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In my class, I have implemented Equals and GetHashCode. yet when I use it as key for a dictionary in my C# code, I get the error : "Key not found exception" Thanks,

public class Time: IEquatable<Time>
{
    public String hour;
    public String minute;

    public Time()
    {
        hour = "00";
        minute = "00";
    }

    public Time(String hour, String minute)
        : this()
    {
        this.hour = hour;
        this.minute = minute;
    }

    public override int GetHashCode()
    {
        int hash = int.Parse(hour) * 60 + int.Parse(minute);
        return hash.GetHashCode();
    }
    public override bool Equals(Time time)
    {

            return (this.hour == time.hour && this.minute == time.minute);

    }

}

And The code where I am using it:

Dictionary<Time, int> time2RowIndex = new Dictionary<Time, int>();

...

int beginRow = 0;
if(time2RowIndex.ContainsKey(time.hour))
      beginRow = time2RowIndex [time.hour];
share|improve this question
    
What is resource? Is it an instance of Hour? –  dtb Dec 29 '12 at 7:05
    
@dtb In my actual code the Time class is a subclass of Resource class! Hour should be 'Time'! –  Saeid Farivar Dec 29 '12 at 7:10

1 Answer 1

up vote 4 down vote accepted

Try this. The trick is to override Equals from object (and GetHashCode) instead of just implementing IEquatable<>.

Also, if Hour or Minute on the Time object change after the instance of Time has been added to the dictionary, the bucket (selected by hash code at the time of the add) will no longer match the hash code on the object. This means that even if you present an object of equal value to the dictionary (say with ContainsKey), it won't find the original item in the dictionary (because the hash bucket it will look in doesn't contain the original object). It's a best practice that all fields referenced in the GetHashCode function be readonly to avoid these situations.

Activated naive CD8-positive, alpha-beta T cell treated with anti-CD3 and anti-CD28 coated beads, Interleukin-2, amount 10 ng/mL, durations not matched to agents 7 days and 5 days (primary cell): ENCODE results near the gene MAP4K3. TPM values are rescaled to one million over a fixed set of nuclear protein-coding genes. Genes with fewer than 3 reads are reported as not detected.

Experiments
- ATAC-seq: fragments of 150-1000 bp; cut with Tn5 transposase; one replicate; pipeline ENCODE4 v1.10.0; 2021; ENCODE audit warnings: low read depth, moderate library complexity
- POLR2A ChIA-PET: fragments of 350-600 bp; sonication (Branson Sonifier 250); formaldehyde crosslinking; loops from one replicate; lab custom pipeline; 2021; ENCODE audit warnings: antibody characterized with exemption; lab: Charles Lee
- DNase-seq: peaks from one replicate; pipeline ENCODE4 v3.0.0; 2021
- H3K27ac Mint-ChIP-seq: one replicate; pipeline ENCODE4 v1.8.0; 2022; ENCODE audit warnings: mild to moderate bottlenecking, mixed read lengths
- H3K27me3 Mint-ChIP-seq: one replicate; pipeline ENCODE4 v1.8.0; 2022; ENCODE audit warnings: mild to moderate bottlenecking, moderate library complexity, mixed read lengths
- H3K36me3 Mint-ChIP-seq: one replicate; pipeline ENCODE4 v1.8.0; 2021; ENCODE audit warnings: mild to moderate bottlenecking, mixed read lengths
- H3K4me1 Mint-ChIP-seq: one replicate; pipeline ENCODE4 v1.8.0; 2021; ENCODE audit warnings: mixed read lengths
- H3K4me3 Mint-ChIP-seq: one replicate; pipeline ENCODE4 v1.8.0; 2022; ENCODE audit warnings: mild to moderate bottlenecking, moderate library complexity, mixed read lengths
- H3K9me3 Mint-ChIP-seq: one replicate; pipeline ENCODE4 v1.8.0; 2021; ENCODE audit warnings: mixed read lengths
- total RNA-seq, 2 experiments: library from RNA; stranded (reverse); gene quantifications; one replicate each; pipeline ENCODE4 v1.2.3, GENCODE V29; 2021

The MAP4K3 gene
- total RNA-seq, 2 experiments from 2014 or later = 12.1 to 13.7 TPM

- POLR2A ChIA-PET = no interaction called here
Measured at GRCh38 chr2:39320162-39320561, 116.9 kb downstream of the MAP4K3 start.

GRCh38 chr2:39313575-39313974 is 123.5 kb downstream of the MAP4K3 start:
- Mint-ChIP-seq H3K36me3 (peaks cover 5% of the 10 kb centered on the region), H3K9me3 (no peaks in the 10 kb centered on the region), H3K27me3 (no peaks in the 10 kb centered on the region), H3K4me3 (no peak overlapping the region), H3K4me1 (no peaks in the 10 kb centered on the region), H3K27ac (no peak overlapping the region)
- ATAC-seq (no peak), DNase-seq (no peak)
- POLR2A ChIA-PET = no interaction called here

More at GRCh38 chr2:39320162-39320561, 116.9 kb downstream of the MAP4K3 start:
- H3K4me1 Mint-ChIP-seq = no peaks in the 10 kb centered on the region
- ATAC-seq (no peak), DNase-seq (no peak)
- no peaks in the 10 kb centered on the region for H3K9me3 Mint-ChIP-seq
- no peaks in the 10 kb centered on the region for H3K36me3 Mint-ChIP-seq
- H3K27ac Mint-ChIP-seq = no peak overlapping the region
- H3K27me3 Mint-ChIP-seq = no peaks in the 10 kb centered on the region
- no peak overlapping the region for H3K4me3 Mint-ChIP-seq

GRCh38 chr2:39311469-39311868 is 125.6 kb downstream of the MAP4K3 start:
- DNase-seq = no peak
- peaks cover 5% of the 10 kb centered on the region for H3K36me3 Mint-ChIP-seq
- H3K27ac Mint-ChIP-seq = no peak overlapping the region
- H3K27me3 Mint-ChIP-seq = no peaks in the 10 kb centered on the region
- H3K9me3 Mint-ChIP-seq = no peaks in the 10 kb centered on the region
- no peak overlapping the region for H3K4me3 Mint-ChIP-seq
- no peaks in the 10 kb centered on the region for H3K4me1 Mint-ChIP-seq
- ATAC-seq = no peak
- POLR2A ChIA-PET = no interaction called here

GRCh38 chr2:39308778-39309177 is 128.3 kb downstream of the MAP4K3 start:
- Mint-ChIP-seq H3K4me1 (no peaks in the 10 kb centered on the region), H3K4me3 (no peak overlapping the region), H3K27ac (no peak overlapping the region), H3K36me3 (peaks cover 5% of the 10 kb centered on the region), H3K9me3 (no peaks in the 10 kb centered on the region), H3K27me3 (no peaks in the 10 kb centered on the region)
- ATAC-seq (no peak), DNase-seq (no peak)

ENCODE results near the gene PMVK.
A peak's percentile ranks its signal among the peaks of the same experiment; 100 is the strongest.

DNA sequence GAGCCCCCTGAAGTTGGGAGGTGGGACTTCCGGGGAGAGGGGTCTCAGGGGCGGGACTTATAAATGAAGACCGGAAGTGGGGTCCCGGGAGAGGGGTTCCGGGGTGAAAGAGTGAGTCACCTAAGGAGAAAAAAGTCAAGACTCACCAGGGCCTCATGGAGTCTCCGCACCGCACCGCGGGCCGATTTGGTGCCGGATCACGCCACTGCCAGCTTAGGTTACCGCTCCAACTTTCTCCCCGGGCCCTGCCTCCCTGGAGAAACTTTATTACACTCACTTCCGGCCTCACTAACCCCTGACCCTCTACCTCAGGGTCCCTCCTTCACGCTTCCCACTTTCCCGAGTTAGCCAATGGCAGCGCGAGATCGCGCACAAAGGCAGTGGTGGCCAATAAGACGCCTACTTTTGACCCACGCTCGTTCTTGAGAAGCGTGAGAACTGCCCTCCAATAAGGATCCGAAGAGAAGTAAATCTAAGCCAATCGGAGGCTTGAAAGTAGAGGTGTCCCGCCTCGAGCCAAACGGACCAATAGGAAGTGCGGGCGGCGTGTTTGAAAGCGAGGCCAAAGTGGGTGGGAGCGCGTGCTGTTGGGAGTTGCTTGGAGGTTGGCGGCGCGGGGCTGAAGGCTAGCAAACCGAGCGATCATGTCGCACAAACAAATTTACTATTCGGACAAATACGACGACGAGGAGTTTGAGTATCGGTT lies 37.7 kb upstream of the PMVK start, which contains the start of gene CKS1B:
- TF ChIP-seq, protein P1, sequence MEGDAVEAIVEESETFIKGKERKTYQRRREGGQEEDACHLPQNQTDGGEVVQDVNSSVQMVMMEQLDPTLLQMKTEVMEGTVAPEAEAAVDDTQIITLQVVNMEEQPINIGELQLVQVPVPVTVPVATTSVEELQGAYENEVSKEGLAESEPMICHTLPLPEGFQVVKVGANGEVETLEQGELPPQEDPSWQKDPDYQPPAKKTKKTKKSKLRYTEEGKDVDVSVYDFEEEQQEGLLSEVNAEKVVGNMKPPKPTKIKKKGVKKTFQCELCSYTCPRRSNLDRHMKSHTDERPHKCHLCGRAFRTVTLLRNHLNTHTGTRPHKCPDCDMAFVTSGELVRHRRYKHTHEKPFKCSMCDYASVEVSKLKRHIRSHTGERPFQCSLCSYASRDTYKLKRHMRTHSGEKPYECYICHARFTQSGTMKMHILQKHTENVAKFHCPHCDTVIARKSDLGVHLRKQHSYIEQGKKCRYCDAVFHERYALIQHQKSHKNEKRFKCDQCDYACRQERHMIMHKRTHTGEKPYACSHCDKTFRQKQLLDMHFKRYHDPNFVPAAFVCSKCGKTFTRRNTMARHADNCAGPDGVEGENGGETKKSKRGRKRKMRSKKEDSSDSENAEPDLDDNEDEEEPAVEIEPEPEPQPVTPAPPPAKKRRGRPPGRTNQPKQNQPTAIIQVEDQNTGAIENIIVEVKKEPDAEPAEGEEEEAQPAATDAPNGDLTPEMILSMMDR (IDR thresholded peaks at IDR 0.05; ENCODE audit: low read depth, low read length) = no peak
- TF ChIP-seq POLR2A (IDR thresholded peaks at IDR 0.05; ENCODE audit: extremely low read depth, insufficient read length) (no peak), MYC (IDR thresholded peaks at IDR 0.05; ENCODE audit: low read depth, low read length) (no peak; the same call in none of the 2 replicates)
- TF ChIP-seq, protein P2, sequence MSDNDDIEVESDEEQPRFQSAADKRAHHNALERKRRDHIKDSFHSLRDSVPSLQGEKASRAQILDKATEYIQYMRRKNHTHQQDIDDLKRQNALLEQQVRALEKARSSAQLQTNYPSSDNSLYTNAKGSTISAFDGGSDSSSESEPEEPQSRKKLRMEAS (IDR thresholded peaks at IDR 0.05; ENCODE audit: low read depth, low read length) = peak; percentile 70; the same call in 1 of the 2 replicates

public class Time : IEquatable<Time>
{
    public String Hour;
    public String Minute;

    public Time()
    {
        Hour = "00";
        Minute = "00";
    }

    public Time(String hour, String minute)
        : this()
    {
        this.Hour = hour;
        this.Minute = minute;
    }

    public override int GetHashCode()
    {
        return int.Parse(Hour) * 60 + int.Parse(Minute);
    }

    public override bool Equals(object obj)
    {
        var time = obj as Time;
        return !ReferenceEquals(time, null) && Equals(time);
    }

    public bool Equals(Time time)
    {
        return string.Equals(Hour, time.Hour, StringComparison.Ordinal) && string.Equals(Minute, time.Minute, StringComparison.Ordinal);
    }
}
share|improve this answer
1  
Thanks @mlorbetske it worked, but can you explain what was the error? I guess the error was because I wasn't implementing Equals(object obj) ? right? –  Saeid Farivar Dec 29 '12 at 7:26
1  
Yep, as far as I know object.Equals is used for the equality check that's done after using the hash code to find the candidate keys in the dictionary; since it wasn't implemented, the IEquatable.Equals method wasn't being called to assert that they are in fact equal. –  mlorbetske Dec 29 '12 at 7:28

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